Today I walked through Kensington Gardens and Hyde Park. It was hot and I decided to walk barefoot in the grass. Two phrases came to my head while I was walking, ‘barefoot in London’ and ‘more abstract than concrete’. This prose is what followed these phrases when I put pen to paper. Let me know what you think, and don’t copy it and claim it’s your own work. Because I know where you live. *hard accusatory stare*.
Barefoot in London
Where the grey concrete meets the green grass of the parks, I slip off my shoes and start to walk, tracing the line between the luscious grass protected by the tree shade and the hard-baked patchiness of the sunlit grass.
A group of students share strawberries and contemplate Shakespeare, ready to conquer the world with their learnt analysis and rhyming couplets.
Two women sit side-by-side in their underwear, turning themselves gold and brown as they ingest and regurgitate this week’s tabloid gossip.
A line of school boys follow instructions in perfect canon, each ignoring the teacher and copying the boy to his right.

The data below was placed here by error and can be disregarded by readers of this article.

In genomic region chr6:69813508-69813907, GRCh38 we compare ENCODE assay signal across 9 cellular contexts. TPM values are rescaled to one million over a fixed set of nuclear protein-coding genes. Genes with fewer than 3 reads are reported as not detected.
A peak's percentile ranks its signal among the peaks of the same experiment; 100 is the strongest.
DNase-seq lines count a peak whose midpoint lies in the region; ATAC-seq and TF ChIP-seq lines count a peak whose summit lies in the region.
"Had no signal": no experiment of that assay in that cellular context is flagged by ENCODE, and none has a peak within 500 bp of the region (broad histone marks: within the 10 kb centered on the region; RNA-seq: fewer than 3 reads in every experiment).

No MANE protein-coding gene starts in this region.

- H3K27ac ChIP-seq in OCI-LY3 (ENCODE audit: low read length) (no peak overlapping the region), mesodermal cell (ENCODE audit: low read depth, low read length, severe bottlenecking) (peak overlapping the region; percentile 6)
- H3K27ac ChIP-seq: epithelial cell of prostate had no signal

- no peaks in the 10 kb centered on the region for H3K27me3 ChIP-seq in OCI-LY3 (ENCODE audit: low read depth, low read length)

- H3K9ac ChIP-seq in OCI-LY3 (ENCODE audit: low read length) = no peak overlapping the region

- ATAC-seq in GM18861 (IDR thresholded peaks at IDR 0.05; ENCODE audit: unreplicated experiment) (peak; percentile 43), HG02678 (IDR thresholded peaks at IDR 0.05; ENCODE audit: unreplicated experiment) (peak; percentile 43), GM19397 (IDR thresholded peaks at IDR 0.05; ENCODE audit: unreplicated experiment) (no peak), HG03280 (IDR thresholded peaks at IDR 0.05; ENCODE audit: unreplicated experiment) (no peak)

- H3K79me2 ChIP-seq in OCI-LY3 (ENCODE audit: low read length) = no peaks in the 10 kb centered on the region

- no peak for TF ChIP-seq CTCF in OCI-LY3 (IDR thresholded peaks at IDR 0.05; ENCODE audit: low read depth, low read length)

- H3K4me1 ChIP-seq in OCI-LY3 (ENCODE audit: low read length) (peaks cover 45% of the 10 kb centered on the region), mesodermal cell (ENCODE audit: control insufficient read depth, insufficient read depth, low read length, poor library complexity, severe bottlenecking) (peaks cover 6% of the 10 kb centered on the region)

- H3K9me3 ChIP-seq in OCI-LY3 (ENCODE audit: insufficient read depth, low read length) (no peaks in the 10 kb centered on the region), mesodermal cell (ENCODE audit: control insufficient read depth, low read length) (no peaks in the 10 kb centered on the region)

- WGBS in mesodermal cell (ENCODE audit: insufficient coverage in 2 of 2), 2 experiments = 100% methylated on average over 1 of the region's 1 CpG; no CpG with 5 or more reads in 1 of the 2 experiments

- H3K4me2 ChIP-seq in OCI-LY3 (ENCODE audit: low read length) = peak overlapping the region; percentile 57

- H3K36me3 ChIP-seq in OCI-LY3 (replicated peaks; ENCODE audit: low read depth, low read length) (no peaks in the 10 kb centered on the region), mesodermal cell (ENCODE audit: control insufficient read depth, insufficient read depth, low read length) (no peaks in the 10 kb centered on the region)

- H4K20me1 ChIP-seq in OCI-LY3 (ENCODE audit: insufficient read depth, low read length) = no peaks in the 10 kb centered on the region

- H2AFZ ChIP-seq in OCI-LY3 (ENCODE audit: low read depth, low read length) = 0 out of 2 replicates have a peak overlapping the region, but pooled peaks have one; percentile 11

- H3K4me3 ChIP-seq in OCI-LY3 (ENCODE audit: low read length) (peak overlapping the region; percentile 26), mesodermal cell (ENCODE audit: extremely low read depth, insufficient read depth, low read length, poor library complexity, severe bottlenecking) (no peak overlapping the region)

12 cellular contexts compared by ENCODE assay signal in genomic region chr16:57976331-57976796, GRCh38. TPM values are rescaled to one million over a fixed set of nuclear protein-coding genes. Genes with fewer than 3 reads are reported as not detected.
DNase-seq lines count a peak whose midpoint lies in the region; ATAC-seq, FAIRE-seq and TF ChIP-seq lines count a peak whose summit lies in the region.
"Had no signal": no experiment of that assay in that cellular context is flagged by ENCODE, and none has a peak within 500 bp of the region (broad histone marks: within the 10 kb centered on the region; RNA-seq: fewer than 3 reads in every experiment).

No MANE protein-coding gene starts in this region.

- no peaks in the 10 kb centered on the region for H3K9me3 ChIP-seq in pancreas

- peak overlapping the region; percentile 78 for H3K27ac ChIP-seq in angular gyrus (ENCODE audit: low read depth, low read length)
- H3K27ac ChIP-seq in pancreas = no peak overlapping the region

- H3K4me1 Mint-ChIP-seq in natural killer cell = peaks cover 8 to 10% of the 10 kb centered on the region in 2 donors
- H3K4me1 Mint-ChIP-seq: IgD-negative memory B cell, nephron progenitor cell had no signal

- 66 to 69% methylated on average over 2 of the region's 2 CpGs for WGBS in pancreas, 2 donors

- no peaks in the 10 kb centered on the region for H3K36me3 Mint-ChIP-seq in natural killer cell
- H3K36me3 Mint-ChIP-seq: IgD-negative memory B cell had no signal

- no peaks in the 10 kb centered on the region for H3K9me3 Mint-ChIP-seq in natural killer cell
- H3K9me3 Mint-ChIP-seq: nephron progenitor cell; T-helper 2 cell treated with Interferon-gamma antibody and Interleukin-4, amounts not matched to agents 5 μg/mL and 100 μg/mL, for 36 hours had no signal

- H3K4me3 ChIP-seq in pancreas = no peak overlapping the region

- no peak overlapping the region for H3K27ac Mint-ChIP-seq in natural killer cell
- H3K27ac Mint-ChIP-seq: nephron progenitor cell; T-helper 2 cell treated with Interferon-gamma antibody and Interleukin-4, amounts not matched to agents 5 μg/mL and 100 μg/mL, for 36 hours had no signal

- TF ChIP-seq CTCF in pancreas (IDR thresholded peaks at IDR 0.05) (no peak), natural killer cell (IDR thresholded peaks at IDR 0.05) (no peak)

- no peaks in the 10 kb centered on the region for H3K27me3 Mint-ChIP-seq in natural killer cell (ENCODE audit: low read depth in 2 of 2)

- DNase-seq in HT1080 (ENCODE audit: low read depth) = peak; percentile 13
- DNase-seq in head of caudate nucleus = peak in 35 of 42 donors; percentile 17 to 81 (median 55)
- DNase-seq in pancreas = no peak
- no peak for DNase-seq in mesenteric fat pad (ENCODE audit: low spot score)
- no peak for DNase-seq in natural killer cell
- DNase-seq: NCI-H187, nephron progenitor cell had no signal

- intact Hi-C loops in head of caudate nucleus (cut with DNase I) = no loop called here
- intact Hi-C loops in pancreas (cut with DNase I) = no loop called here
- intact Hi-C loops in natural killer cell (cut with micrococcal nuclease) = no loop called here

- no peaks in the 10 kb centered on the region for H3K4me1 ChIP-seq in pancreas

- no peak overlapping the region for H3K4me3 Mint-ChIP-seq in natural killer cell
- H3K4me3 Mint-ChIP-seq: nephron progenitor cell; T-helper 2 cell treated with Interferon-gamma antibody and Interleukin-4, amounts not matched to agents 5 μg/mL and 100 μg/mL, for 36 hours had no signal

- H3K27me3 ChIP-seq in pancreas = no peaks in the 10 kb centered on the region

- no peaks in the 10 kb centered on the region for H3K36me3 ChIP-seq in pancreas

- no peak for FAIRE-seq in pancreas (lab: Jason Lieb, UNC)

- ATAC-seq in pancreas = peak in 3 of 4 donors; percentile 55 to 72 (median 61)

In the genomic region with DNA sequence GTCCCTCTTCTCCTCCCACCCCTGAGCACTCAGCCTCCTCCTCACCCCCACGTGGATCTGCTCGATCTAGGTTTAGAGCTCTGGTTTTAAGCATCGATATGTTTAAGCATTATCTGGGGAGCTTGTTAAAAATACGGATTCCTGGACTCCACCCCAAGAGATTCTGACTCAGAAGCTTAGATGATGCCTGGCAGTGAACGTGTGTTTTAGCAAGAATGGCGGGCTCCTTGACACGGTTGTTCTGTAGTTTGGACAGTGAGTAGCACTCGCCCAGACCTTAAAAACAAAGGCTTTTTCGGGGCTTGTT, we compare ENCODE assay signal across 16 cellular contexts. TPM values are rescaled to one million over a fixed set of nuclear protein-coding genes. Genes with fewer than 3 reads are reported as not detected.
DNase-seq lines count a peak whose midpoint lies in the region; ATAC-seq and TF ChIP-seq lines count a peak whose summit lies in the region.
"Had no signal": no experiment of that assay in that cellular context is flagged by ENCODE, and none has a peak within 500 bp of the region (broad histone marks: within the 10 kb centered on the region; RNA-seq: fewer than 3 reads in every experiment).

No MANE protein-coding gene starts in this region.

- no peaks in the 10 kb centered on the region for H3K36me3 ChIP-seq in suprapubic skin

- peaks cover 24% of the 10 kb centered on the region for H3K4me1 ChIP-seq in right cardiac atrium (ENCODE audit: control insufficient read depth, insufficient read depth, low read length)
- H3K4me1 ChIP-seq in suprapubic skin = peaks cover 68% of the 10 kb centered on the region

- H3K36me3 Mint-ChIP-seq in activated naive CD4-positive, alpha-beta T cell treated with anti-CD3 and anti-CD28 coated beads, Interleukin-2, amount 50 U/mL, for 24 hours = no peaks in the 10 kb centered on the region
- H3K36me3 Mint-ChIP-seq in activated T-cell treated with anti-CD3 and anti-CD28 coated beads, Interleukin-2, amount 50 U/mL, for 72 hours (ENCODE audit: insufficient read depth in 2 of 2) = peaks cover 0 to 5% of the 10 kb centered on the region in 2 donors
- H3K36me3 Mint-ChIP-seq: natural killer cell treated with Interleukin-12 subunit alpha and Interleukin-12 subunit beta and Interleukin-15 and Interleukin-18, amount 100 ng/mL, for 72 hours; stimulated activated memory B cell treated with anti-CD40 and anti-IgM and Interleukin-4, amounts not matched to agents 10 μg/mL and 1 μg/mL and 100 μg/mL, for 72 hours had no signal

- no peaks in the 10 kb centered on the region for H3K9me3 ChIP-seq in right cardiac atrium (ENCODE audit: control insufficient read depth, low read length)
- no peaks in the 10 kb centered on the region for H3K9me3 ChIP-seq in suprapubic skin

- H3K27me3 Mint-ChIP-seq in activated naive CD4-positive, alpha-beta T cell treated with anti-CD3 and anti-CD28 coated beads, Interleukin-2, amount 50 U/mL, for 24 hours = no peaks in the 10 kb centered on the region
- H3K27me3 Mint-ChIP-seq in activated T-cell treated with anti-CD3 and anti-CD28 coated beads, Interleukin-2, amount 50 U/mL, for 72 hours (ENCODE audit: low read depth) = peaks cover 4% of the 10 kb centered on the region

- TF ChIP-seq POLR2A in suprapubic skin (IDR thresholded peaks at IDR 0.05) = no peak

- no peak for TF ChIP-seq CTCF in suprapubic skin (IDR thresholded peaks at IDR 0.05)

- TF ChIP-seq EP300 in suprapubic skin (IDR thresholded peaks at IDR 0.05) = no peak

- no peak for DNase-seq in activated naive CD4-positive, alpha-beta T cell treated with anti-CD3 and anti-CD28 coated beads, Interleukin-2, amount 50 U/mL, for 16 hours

A man in a suit falls asleep against the wide trunk of an oak, its leaves shading his face and its roots soaking up his troubles.
Two colleagues discuss the after-dark activities of the office harlot as they stroll down a smooth path between avenues of chestnuts.
A French girl giggles into her headphoned phone call as she lays across a blanket, half-reading an English novel and bathing her pale skin in the sunlight.
The grass is fresh and its dampness cooling in the midday heat. I wander between shadows and sunlight, hearing without being seen, seeing without being noticed, observing the lives of strangers I will never encounter again. I feel more abstract than concrete, less real and more alive than the beings around me, so aware of the collision of lives that happens on a sunny summer day in a city park but somehow removed from that collision by noticing. I forget that my feet are touching the ground and begin to float a foot above the grass, admiring its greenness against the white and brown and black and gold and pink and red of human skin.
My feet hit pavement with an abruptness that makes me real again. A runner in sunglasses looks me up and down before sprinting on and past. I put on my shoes and leave the ethereal green behind for the city concrete.